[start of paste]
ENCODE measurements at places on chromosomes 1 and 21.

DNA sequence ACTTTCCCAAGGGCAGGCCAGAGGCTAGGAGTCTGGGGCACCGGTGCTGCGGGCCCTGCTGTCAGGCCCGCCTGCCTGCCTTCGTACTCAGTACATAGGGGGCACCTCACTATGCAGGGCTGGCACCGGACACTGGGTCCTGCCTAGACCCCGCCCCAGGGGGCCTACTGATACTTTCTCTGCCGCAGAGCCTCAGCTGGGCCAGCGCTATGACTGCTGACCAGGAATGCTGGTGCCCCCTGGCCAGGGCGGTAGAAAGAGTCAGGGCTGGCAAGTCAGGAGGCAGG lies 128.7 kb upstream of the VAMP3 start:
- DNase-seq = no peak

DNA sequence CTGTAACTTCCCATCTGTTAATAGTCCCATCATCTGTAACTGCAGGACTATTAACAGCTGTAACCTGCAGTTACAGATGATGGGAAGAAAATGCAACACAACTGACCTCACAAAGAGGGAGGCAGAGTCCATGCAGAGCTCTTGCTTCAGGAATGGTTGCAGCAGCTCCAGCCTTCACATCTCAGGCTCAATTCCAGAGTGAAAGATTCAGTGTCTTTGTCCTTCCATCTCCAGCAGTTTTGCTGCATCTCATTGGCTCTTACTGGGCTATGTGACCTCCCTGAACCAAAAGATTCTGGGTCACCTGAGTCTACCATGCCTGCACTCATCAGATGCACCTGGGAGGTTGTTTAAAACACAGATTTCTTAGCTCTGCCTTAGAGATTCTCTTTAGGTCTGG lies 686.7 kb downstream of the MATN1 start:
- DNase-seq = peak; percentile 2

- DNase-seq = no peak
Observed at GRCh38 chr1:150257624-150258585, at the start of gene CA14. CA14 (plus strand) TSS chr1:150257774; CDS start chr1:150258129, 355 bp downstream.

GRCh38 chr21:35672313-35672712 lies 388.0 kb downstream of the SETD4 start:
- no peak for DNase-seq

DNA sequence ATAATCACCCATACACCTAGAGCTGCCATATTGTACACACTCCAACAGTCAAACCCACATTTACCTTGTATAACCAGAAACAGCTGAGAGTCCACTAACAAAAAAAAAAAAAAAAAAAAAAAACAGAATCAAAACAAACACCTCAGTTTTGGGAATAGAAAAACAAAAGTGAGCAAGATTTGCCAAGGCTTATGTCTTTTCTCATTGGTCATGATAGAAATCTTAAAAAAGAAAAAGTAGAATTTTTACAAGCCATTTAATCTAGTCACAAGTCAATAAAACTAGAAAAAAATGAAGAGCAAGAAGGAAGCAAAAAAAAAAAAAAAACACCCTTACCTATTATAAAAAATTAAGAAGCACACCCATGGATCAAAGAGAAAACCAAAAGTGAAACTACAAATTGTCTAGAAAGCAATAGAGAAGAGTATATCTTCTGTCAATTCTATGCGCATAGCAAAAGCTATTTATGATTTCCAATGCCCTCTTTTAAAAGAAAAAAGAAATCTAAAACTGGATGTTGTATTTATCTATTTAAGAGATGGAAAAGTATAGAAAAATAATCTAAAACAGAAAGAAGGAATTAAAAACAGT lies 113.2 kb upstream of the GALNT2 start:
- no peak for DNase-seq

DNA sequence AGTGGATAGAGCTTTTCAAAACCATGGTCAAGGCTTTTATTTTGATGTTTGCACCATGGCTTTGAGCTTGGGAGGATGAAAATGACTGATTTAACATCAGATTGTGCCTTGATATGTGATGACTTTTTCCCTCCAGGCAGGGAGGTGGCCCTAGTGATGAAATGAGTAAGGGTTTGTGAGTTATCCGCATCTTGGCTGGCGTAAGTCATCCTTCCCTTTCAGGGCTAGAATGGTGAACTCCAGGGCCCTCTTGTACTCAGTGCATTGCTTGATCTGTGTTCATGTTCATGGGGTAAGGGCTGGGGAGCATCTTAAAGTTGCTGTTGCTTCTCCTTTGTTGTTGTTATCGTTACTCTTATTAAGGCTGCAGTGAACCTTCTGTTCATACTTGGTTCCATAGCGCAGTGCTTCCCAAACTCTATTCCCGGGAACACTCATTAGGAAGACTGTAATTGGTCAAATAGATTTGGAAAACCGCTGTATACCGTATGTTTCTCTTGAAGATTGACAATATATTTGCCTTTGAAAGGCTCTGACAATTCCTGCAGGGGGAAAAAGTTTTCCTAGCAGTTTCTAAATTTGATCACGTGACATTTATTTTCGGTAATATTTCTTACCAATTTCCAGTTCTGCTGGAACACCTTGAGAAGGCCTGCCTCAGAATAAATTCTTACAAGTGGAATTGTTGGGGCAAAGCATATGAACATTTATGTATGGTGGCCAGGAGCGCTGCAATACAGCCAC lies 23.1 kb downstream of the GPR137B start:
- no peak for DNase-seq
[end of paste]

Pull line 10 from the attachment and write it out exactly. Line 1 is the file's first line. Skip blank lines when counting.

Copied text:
DNA sequence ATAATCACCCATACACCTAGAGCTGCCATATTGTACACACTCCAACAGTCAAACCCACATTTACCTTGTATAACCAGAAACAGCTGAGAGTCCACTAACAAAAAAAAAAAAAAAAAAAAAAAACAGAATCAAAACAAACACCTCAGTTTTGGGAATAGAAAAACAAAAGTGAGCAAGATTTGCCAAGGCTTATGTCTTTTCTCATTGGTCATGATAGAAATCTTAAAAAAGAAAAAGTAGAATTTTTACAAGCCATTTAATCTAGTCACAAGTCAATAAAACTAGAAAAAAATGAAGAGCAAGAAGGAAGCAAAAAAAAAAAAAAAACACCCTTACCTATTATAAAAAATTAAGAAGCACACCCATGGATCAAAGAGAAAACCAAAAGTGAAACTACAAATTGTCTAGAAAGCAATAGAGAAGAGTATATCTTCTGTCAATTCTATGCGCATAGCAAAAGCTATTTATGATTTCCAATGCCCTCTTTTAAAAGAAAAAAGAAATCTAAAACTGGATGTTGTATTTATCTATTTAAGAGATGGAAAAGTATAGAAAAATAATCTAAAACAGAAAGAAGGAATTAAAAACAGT lies 113.2 kb upstream of the GALNT2 start: